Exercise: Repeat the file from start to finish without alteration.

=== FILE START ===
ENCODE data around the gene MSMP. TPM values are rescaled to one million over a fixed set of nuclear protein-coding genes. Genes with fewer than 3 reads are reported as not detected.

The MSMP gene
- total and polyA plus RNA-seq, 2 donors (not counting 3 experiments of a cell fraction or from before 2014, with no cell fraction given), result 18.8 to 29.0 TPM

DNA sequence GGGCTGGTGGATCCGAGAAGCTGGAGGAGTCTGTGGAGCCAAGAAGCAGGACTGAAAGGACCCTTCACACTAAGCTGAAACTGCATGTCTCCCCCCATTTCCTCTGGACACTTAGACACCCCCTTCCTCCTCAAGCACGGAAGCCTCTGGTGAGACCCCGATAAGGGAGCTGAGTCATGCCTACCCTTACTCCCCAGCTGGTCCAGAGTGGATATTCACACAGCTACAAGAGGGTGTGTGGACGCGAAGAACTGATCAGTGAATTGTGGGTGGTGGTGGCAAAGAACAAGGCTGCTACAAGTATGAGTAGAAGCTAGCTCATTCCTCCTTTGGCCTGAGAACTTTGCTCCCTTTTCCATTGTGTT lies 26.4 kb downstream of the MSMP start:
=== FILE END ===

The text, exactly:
ENCODE data around the gene MSMP. TPM values are rescaled to one million over a fixed set of nuclear protein-coding genes. Genes with fewer than 3 reads are reported as not detected.

The MSMP gene
- total and polyA plus RNA-seq, 2 donors (not counting 3 experiments of a cell fraction or from before 2014, with no cell fraction given), result 18.8 to 29.0 TPM

DNA sequence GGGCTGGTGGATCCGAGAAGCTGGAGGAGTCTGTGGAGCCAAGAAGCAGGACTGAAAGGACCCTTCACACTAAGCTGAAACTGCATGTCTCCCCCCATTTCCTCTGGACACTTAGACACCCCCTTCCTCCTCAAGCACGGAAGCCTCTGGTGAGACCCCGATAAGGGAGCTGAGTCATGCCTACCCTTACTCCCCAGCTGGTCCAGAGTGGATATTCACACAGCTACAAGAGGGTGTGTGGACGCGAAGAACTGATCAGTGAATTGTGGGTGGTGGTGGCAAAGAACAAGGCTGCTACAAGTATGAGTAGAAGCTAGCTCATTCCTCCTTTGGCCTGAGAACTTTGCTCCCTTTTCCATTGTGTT lies 26.4 kb downstream of the MSMP start: